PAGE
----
A white 16-year-old girl is accused of plotting to attack a mostly black church in a north Georgia city, where police say she planned to kill worshippers because of their race.
Bethel African Methodist Episcopal Church has a predominantly black congregation, Gainesville Police Chief Jay Parrish said in a Tuesday statement.
“Our investigation indicated the church was targeted by the juvenile based on the racial demographic of the church members,” he said.
Students, school administrators and law officers worked together to thwart a “potentially horrific incident,” he added.
The plot came to light when Gainesville High School students told administrators the 16-year-old had a notebook with detailed plans to kill worshippers at the church, Parrish said.
“It just grieves my spirit on a number of different levels, one that the intentions of this young person were so calculated to do great harm against people who just simply had no knowledge of such a plot,” said The Rev. Rose Johnson Mackey, director of the Newtown Florist Club, a civil rights organization founded in Gainesville 70 years ago.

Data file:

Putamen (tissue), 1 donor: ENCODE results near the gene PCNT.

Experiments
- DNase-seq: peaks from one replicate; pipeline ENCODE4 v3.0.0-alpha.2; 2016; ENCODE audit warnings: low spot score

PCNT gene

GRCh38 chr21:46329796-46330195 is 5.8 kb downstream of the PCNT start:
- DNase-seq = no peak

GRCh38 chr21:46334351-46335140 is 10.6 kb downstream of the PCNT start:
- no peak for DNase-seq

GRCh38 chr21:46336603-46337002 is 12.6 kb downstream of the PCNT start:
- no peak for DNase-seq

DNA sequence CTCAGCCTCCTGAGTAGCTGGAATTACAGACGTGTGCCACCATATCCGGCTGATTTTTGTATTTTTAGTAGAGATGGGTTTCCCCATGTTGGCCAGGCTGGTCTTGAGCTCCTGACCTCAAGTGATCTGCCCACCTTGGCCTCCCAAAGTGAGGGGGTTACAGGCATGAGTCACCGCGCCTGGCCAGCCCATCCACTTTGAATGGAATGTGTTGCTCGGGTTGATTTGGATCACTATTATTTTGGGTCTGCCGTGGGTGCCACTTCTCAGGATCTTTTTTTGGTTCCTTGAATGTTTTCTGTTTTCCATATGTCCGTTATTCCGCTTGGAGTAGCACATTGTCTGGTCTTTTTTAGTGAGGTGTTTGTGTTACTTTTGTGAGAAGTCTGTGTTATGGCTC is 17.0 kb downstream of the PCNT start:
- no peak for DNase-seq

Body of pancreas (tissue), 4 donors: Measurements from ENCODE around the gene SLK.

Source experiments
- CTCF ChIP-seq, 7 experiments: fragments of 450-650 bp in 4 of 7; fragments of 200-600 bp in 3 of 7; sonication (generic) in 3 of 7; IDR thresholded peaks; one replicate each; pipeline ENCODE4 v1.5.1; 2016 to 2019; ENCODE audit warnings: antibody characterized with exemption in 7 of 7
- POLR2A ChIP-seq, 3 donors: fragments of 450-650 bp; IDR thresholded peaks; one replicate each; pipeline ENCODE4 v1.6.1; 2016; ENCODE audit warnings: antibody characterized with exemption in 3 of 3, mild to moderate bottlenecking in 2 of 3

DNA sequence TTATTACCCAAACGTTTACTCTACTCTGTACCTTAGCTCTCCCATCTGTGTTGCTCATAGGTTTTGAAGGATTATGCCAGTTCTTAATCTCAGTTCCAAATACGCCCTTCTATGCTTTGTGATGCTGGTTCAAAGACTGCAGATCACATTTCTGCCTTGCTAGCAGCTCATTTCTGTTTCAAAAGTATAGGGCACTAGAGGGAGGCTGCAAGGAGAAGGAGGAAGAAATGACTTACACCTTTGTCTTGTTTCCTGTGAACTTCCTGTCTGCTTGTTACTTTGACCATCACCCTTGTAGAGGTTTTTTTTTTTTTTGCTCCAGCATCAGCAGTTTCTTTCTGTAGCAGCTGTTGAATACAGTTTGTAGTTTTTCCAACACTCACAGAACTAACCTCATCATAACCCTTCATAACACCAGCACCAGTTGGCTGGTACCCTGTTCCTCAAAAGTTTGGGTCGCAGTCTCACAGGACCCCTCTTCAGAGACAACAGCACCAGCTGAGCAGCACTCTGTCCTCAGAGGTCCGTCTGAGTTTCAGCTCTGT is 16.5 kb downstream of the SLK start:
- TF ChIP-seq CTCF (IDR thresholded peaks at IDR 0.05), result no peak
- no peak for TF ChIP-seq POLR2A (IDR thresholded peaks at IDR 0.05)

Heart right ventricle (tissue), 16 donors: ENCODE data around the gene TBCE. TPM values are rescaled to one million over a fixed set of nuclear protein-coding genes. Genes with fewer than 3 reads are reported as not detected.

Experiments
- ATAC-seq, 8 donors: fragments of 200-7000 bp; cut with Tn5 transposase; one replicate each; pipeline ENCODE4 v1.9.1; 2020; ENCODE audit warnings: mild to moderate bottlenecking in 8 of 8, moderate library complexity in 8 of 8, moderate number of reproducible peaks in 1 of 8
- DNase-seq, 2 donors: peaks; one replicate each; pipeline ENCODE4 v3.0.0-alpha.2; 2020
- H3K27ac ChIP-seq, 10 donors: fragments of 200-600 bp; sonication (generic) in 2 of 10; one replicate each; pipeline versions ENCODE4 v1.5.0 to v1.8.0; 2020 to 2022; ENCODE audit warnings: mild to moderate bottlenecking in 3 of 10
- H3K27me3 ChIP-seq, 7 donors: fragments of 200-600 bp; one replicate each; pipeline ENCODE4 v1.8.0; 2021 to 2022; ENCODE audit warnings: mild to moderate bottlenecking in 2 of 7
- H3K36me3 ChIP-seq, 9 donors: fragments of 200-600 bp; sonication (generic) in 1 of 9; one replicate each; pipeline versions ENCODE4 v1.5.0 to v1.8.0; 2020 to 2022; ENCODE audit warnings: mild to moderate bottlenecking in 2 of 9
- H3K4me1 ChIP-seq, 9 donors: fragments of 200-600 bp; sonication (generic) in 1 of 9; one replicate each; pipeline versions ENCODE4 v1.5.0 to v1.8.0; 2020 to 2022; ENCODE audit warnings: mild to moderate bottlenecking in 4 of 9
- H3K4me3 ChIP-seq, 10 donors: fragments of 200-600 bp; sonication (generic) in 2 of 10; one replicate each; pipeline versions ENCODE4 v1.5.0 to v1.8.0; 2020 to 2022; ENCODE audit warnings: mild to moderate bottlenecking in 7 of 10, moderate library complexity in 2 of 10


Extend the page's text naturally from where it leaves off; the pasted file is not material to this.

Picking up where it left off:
The girl is charged with criminal attempt to commit murder, the police chief said. She’s being held in a youth detention center in Gainesville.
Specific details of the alleged plot haven’t been released, but Parrish said it came to light Friday when school administrators contacted police.
“We’re just very pleased that our police department acted so swiftly, and the police department in conjunction with our school administrators were just on top of the situation,” Johnson said.
Gainesville is about 50 miles (80 kilometers) northeast of Atlanta. It’s a city of just over 40,000 people, about 17% of whom are African-American.
The alleged plot comes amid a long history of black churches being bombed, burned and shot up across the South — hate crimes that continue today.
White supremacist Dylann Roof fatally shot nine black church members during their Bible study lesson at Emanuel AME Church in Charleston, South Carolina, during the summer of 2015. Roof later told FBI agents he had hoped the killings would perhaps start a race war.
More recently, the white son of a sheriff’s deputy was arrested in April and accused of a setting fires that destroyed three black churches in rural Louisiana. Holden Matthews is awaiting trial on arson and hate crimes charges in the Louisiana church burnings.
In the Georgia case, police did not release the girl’s name Tuesday.